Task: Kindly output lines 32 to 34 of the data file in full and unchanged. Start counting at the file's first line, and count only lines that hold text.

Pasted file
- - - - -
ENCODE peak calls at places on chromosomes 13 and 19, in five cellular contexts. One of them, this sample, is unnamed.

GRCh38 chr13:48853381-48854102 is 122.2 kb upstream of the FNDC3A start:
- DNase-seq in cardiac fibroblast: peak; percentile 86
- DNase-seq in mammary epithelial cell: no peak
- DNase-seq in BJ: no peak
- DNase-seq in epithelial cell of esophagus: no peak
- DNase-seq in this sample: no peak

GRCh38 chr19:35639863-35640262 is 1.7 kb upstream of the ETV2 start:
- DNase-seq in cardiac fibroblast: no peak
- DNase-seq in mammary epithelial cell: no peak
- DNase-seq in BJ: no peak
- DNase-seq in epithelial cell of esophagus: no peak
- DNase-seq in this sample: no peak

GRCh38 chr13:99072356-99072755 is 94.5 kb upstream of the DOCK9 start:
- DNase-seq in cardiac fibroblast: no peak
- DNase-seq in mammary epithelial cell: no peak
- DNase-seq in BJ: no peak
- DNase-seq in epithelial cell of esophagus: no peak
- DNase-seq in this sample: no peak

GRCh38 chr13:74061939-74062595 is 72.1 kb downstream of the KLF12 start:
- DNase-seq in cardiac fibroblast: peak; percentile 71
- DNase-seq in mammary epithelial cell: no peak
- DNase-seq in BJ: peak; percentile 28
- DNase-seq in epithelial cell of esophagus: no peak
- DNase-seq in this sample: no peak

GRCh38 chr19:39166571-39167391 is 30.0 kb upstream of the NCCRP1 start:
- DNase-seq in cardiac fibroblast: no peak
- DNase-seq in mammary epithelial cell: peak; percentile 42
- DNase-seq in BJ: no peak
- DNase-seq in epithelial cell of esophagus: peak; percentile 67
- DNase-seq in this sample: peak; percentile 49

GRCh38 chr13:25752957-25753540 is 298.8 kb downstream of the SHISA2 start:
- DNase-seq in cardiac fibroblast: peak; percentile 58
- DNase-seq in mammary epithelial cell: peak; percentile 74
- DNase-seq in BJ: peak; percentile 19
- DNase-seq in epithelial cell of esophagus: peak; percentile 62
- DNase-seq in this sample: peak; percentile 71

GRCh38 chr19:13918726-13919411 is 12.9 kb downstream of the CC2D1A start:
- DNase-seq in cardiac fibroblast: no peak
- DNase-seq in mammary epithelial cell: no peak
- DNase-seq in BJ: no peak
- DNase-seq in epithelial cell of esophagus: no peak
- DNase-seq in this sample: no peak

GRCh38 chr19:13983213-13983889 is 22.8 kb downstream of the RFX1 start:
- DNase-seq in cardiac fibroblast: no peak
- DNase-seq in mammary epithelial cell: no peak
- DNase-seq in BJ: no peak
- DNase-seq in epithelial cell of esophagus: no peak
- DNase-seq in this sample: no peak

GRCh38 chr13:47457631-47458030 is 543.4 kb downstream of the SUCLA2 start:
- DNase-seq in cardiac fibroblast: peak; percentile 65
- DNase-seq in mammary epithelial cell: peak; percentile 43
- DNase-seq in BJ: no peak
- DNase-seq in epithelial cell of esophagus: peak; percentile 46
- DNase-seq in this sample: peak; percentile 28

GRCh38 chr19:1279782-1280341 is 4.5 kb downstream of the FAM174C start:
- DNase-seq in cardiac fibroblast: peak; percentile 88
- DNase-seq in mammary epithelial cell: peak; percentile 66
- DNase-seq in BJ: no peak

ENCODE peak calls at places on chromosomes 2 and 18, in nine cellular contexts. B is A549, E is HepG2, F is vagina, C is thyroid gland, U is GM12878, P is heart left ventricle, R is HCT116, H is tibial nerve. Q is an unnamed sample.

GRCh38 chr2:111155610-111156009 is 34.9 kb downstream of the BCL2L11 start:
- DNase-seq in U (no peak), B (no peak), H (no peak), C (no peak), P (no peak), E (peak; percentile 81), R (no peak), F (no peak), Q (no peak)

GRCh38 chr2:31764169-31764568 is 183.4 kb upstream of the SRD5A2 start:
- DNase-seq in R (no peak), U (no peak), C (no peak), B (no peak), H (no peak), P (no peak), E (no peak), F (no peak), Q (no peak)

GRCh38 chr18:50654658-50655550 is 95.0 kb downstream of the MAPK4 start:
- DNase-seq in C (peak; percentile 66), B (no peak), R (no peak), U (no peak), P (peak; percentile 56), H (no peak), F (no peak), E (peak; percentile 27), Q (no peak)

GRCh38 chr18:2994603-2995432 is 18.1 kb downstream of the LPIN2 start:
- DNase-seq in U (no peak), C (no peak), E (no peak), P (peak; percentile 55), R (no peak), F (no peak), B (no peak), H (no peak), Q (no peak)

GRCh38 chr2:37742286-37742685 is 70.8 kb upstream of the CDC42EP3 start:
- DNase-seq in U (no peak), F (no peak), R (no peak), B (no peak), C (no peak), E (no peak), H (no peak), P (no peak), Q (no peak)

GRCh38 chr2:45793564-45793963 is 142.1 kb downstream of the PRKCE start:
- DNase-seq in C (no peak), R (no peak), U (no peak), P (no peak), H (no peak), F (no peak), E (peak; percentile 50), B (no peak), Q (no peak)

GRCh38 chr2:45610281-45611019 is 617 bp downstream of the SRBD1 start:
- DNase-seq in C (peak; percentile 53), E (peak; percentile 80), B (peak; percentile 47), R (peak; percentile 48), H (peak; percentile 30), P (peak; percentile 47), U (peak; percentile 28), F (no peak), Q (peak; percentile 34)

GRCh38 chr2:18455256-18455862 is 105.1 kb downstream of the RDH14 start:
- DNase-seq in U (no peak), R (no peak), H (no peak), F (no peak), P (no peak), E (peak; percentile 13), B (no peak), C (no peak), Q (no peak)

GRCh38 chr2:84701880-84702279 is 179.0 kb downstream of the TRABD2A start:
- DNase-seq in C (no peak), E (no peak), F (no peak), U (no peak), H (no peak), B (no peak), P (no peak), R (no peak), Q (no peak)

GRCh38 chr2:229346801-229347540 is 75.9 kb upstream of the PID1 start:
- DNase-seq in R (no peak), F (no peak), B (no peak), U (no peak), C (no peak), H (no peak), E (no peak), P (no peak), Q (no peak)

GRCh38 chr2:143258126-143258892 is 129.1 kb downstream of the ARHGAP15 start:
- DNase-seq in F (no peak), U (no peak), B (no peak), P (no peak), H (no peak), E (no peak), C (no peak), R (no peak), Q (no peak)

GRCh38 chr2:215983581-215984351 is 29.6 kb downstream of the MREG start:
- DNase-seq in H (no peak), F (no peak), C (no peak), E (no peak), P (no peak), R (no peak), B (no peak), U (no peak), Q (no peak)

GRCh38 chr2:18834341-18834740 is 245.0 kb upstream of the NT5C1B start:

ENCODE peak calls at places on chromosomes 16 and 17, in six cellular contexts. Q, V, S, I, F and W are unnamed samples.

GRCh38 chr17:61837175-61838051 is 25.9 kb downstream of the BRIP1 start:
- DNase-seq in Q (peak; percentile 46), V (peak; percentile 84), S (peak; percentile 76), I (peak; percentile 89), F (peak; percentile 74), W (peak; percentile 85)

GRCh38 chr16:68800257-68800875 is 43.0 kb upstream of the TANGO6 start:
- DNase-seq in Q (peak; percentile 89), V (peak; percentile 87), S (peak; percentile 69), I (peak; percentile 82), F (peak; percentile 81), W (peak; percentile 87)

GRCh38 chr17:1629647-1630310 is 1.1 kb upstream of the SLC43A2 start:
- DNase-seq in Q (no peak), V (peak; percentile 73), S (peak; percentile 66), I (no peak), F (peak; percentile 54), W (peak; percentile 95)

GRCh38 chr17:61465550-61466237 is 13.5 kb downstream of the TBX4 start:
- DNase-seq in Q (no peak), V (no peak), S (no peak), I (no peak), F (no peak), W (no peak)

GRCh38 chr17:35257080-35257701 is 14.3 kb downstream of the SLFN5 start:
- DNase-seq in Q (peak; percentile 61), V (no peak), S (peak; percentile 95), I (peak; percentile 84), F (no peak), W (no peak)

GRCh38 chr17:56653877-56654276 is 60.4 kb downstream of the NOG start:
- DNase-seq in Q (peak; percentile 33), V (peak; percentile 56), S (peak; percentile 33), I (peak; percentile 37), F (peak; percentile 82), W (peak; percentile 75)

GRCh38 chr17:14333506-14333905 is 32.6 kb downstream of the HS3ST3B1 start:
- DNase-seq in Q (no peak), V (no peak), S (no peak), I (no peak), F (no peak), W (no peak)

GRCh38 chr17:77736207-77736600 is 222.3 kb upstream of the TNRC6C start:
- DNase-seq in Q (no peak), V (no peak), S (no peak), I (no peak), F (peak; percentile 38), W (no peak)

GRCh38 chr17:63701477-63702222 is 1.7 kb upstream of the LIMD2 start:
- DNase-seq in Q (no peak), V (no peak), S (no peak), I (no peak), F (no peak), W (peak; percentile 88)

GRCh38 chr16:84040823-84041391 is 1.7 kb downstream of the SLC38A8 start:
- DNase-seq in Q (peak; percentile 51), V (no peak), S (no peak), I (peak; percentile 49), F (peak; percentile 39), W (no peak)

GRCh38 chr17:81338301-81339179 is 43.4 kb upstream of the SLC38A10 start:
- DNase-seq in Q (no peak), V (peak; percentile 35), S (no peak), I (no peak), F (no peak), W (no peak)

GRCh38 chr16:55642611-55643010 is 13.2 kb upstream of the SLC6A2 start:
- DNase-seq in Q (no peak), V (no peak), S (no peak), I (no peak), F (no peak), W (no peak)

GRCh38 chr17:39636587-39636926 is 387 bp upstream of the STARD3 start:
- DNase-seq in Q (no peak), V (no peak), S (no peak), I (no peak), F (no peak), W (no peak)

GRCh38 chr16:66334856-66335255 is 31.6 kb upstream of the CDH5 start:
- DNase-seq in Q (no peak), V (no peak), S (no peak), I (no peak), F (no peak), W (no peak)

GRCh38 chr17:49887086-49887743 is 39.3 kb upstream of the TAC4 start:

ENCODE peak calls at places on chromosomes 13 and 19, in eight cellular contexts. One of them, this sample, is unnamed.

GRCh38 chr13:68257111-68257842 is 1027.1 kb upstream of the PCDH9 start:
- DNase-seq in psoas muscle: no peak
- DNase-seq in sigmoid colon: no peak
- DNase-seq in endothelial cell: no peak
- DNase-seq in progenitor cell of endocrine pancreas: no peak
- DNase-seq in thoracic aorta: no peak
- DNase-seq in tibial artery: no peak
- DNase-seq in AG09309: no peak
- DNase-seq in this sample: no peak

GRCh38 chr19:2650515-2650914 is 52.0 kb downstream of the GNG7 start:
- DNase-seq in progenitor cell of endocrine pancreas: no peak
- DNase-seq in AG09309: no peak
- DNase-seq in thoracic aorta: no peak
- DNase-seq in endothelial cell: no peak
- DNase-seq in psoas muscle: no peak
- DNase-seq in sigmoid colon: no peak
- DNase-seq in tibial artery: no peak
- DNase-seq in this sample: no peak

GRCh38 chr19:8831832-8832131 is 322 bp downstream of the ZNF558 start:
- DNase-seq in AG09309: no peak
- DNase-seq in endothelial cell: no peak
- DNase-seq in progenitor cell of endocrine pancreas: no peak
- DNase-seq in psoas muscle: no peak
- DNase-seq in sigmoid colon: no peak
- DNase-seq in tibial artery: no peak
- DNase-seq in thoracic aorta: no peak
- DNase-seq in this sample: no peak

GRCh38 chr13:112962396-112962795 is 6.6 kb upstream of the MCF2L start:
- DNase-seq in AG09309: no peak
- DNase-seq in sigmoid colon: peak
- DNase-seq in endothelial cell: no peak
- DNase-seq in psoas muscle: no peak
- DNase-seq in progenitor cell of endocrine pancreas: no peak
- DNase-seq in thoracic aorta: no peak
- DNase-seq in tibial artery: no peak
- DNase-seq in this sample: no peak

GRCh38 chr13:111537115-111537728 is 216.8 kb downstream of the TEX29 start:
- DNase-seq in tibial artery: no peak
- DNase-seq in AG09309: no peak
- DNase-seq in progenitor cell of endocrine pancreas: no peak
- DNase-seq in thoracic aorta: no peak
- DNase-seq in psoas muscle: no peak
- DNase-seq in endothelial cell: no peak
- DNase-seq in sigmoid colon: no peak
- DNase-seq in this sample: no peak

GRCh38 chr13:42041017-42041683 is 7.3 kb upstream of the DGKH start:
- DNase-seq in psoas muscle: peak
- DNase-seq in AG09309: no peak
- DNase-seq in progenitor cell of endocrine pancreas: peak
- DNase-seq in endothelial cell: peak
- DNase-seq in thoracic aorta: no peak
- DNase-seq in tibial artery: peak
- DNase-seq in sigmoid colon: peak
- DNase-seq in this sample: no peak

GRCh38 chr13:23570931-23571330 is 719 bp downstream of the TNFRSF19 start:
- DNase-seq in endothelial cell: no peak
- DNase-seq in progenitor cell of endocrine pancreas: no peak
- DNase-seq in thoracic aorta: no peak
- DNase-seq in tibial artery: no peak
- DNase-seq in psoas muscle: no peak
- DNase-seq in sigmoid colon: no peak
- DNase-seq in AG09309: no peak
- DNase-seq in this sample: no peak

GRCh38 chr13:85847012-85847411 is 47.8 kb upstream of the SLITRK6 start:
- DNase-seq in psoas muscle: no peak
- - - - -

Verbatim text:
GRCh38 chr13:25752957-25753540 is 298.8 kb downstream of the SHISA2 start:
- DNase-seq in cardiac fibroblast: peak; percentile 58
- DNase-seq in mammary epithelial cell: peak; percentile 74